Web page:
Red Vineyards at Arles
Oh, the places we would pour ourselves over,
pushing into the meager surfaces
all the impulses of our heart, our desire, our need.
To whom in the end do we offer ourselves?
To the stranger, who misunderstands us,
to the other, whom we never found,
to the servant, who could not free us,
to the winds of spring, which we could not hold,
and to silence, so easy to lose.
Very beautiful—as is the wonderful painting with which the verse is paire—and very thought-provoking. What do we do with our heart's impulses, our desires, our needs—and to whom in the end do we offer ourselves? Have we squandered ourselves on strangers who misunderstood us, the mysterious other whom we never found, those who could never free us? Great questions like those which always seem to be at the heart of Rilke's writing.ReplyDelete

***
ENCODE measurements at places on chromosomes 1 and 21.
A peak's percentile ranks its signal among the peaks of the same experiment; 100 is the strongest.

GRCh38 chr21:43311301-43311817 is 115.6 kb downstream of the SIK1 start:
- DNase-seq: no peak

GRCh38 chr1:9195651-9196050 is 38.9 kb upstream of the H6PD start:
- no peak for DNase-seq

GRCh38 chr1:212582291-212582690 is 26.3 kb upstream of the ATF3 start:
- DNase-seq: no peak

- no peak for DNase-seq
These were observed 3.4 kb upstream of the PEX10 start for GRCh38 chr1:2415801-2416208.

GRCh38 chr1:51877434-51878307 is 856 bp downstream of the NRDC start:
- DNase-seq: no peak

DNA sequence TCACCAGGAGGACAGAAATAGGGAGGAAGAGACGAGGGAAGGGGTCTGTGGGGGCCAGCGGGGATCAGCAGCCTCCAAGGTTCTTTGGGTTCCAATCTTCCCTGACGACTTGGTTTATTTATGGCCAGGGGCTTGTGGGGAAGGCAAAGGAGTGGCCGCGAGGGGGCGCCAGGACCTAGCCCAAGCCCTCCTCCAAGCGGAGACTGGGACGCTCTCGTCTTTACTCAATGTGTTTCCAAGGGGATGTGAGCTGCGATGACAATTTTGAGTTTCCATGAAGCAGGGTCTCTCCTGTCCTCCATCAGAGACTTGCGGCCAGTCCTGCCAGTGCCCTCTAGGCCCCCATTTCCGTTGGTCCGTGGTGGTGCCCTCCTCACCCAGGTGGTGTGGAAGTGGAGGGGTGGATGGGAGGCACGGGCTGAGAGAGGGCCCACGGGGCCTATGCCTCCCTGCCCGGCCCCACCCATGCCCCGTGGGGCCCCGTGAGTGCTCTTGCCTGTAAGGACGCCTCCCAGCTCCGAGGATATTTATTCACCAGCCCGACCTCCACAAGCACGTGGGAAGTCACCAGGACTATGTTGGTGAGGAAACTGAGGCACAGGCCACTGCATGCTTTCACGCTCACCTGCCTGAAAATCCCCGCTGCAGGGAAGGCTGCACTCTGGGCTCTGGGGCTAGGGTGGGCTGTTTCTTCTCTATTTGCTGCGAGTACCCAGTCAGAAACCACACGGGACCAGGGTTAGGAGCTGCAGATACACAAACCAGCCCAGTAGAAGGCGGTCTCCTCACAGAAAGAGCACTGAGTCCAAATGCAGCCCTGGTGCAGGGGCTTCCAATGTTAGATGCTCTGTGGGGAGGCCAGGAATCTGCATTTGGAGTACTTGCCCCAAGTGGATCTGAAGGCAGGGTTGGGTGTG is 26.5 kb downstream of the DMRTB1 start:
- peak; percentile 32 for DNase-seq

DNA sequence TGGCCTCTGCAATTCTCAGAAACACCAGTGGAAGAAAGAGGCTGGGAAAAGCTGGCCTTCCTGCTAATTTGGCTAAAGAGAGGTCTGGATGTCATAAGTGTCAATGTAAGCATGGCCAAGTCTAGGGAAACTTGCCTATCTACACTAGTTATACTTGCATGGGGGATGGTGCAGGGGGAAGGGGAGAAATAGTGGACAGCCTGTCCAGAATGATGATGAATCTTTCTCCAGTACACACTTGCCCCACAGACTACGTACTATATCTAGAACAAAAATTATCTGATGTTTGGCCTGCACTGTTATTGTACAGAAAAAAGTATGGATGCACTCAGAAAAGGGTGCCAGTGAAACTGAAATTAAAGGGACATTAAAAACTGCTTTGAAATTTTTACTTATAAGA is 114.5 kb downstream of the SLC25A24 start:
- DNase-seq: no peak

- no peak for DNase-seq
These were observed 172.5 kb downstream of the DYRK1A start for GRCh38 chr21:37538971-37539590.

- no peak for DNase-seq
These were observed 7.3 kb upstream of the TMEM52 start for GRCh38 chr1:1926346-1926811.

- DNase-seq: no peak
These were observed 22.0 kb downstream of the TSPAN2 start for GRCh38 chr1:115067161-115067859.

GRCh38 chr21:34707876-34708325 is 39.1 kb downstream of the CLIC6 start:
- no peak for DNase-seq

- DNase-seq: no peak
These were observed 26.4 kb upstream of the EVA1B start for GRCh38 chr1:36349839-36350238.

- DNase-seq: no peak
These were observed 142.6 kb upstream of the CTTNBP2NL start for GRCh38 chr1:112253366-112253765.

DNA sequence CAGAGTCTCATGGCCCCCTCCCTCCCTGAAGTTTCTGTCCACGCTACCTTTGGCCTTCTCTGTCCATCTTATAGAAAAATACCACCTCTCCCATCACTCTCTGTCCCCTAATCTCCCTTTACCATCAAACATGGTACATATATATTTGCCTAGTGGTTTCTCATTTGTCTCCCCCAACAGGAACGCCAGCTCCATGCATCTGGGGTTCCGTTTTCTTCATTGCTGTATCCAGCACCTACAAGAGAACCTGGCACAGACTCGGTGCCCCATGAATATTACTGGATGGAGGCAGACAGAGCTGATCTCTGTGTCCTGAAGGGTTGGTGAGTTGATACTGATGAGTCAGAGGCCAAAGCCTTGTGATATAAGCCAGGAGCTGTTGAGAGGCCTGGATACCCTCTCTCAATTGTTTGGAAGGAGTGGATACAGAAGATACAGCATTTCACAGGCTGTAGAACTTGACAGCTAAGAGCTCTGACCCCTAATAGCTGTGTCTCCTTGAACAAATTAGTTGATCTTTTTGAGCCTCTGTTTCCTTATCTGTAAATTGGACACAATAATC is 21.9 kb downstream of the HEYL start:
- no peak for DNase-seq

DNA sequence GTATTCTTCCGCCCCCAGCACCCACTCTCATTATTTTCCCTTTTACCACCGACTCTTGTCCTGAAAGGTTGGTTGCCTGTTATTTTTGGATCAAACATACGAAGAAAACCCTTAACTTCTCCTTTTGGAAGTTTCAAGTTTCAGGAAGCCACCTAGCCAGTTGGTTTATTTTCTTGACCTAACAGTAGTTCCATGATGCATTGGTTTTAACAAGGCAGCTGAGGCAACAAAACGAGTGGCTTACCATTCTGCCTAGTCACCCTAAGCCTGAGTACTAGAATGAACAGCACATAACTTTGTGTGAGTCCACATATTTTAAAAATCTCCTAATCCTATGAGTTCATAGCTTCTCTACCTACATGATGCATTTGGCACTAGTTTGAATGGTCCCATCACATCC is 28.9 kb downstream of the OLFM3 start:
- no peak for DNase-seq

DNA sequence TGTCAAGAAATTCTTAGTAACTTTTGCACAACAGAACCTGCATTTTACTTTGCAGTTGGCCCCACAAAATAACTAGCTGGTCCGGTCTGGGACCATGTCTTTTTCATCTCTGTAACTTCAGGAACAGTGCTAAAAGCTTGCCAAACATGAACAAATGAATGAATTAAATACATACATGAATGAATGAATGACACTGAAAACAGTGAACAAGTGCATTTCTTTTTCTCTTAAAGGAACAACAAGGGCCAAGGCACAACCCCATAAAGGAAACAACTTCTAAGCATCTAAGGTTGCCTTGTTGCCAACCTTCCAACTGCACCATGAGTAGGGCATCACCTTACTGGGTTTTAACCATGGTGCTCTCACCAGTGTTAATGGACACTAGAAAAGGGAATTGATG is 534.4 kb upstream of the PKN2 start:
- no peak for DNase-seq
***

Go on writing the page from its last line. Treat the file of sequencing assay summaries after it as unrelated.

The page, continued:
I know I haven't commented for a while on these wonderful Rilke posts, but feel moved to do so today.ReplyDelete
This is a profound and valuable meditation. It certainly makes me consider my recent Camino - and, indeed, my whole life. Perhaps we must offer ourselves, in the profoundest and most worthwhile way, without too much thought about the worthiness or hopelessness of the recipient of our offering? In the spirit of not expecting any return, any satisfaction, any glory or reward? Perhaps these 'meagre surfaces' contain hidden cracks and fissures, hidden depths? Or perhaps we are indeed spreading ourselves too nakedly and too emotionally over unfeeling and unworthy plains? I don't know the answer, and Rile doesn't give the answer in this poem, but I feel, instinctively, that we have to offer ourselves - regardless.